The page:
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Charlie Zink played in the majors...
Sale's ERA was actually 3.05, not 3.53.
Any particular reason PECOTA is so down on Nate Jones? He stranded a whole lot of runners last year, but otherwise his peripherals were pretty decent. I'd be shocked if he's the least valuable player on the team.
Also wondering about no Hector Santiago? I'd think he would at least make the top 20 of such a crappy system.
I'm curious why Saladino is so low, especially compared to Escobar. The write-up on Saladino seems mostly positive; obviously he doesn't have one outstanding tool like EE, but it seems like his all-around upside is definitely higher. Is it just because he's further away?
Also, I think you mean Scott Snodgrass for the sleeper, not Jack.
Not even a cursory mention of De Aza or Viciedo? I would expect that they'll both play a big role on next year's team, with Pierre gone and Quentin a trade candidate.
I'd also be surprised if Reinsdorf doesn't pony up for Buehrle like he did last year for Konerko and Pierzynski.
I was thinking the same thing. Seems like that would skew the Sox's overall team projection, as well.
Also, any reasoning behind PECOTA thinking Pierre will miss a third of the season? Is it due to his part-time seasons with the Dodgers or injury comparables? Just curious.
No Adam Dunn or Jayson Werth analysis, Christina? Would love to hear your thoughts.
That's nonsense. First of all, it's the owner's prerogative to move a team, not MLB's. It would be impossible for MLB to force a team to move, not to mention devastating to established fanbases (despite the team being terrible, I'm sure Pittsburgh residents don't want them gone - ask Cleveland Brown or Quebec Nordique fans about that). Third, the answer to small market woes isn't moving teams to smaller markets... as all of those "solutions" are. That might lead to a bump in attendance the first year, but it's short-sighted. The reason - generally - a team has an MLB franchise is because it's one of the 30 or so biggest metro areas in the country. Less people does not equal more support, not to mention the many problems that go with trying to get public support for building a stadium, as all of those cities would need. And finally, if you look at those metro areas that might possibly support two teams, the DBacks and Rangers have both recently scraped the edges of bankruptcy and financial ruin, the Astros are probably the worst organization in the league going forward, and have even more problems than the Pirates, and Philadelphia is so close to NYC/Baltimore/DC, and so deeply entrenched in Phillies love, that another team would ultimately fail miserably.
MLB and the owners don't have much choice beyond going forward where they are and, with a few exceptions, if you look at most franchises they are moving forward toward contention, or coming off an extremely recent cycle of contention.
Did you consider that perhaps Baseball-Reference considers Webb/Mulder/Millwood/Garcia superior to David Wells or Kenny Rogers? Though they haven't had the longevity of those two, I would certainly take any of that quartet in their prime vs. Wells/Rogers in theirs. Buehrle is also probably more comparable to the first four since he is theoretically only about halfway through his career, and I believe the B-R rankings take age into account. If Buehrle pitches until he's 43 or 44 I would fully expect him to eclipse the career totals of Rogers and Wells.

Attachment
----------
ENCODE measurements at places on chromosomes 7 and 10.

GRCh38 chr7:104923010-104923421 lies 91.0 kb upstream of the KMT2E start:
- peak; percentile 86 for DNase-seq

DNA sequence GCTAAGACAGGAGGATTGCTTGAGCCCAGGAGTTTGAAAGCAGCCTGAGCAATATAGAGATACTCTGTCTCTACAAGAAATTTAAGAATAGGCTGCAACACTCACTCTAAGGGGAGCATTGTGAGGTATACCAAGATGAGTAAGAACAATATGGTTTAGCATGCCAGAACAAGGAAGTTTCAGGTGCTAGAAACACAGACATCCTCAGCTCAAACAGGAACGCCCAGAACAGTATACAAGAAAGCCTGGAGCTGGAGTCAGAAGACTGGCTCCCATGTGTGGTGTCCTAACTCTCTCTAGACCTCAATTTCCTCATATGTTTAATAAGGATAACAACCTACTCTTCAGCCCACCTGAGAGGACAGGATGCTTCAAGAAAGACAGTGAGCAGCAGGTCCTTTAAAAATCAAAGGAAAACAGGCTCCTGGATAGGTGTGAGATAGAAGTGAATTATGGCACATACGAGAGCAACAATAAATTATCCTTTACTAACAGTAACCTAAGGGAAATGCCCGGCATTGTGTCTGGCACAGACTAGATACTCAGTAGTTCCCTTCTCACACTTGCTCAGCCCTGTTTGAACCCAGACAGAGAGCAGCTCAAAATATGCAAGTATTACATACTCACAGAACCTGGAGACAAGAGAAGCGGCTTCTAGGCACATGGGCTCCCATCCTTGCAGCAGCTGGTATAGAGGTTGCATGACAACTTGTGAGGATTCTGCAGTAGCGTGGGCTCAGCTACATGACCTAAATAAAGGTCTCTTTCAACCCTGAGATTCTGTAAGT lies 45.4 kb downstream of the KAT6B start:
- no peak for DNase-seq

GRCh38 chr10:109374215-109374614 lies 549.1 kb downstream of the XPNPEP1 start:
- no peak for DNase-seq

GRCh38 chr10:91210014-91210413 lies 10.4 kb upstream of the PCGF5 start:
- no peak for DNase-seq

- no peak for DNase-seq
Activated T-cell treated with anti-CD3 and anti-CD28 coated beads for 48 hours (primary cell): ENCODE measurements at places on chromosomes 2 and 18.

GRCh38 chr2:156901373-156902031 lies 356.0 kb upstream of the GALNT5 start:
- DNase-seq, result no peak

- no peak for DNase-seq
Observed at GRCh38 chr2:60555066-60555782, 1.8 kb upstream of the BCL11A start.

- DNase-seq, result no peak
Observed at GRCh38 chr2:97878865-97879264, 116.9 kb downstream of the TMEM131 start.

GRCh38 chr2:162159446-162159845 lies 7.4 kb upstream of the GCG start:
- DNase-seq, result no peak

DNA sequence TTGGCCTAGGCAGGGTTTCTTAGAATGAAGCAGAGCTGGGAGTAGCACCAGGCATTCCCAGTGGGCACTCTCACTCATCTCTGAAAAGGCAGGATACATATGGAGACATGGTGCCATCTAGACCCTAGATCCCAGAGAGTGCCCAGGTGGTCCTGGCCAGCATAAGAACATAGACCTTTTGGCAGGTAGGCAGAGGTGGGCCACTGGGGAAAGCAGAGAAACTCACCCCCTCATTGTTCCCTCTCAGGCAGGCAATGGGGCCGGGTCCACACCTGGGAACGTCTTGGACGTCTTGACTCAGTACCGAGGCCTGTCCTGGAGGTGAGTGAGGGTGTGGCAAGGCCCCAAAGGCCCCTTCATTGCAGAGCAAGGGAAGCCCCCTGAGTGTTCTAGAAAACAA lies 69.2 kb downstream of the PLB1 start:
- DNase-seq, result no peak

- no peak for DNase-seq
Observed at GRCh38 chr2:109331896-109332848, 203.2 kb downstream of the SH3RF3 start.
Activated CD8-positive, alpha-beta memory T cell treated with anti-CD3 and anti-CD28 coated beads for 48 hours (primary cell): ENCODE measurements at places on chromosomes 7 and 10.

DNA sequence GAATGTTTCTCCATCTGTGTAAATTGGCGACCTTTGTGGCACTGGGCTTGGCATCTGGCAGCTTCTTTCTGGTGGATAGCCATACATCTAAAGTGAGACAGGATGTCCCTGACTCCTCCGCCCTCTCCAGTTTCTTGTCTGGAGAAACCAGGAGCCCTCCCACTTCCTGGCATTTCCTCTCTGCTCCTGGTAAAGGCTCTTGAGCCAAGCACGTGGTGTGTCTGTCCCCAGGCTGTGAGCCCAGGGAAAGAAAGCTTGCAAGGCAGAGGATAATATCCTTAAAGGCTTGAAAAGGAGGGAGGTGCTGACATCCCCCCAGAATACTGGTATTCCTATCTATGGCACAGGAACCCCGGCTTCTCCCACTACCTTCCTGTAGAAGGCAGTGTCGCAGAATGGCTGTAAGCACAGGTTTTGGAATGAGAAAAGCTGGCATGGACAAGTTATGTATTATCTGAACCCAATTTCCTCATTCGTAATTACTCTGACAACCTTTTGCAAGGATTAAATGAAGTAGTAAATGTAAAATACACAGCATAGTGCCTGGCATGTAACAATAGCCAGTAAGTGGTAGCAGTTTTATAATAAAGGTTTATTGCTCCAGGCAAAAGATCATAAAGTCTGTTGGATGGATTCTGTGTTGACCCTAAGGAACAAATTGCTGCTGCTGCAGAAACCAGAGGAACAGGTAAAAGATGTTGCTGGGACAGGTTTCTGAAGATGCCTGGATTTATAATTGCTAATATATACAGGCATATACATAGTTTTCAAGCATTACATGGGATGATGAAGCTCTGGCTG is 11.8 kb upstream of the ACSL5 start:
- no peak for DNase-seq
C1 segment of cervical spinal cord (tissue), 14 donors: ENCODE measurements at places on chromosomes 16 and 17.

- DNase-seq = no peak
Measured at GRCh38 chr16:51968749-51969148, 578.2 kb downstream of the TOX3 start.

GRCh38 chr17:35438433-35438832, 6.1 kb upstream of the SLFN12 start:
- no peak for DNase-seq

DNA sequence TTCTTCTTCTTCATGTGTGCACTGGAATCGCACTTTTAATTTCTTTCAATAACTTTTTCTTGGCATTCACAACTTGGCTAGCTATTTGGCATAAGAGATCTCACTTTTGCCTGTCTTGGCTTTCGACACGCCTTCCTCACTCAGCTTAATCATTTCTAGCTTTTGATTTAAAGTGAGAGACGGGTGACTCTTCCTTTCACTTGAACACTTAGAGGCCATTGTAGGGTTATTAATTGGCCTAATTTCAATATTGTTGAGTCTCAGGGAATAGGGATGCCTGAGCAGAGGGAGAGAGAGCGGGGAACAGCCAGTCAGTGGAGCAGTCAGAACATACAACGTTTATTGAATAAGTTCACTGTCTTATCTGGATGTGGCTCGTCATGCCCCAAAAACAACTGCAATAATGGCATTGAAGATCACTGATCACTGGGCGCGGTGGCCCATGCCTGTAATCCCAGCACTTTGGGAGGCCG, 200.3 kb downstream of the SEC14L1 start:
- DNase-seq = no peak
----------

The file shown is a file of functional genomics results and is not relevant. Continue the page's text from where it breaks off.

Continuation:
In fact, he already has in many ways. He's got 4 All-Star games (including a starting assignment), a no-hitter, a perfect game, a World Series ring and the most legitimate shot at 300 wins this side of CC Sabathia under his belt, which neither of them could match at the age of 31. And, while never a "dominant" number 1, I'd probably take Buehrle over Peavy or Beckett to this point. I guess we'll wait to see if he actually decides to retire after next year, like he's said, but he could be one of the top 8 pitchers of the "Steroid era" when it's all said and done.
You also overlook the miserable coaching staff Moore hired, including Trey Hillman - dismissed last week seemingly despite Moore rather than due to his decision making. I think a main problem with Moore is that he does not accept criticism graciously (ask Rany Jazayerli), furthering the impression that he is stuck in the past (and also kind of a jerk). If he would admit that perhaps OBP is somewhat important, or maybe he's spent a bit too much on underperforming veterans, instead of insisting that Yuniesky Betancourt is the best shortstop in baseball despite all evidence to the contrary, I think he would get a lot more credit for what he's done well...
He's also fortunate that Hosmer and Moustakas have looked good this year, otherwise his seat would be a lot hotter.
My favorite player, Frank Thomas, just officially retired as well, though he didn't actually play last year. I suspect we have similar feelings about our respective favorite players - that they were underappreciated and the general public doesn't recognize many of the traits that contributed to their greatness (Jose Canseco made more All Star teams than Frank!)... but it's been nice to look back on their careers and know there are others feeling a bit wistful. I'll miss watching Frank a lot, and though I never saw much of Giles, I appreciated his great play on some terrible Pirates teams. It really is too bad they stalled out at the end as their bodies gave way, rather than going out on their own terms.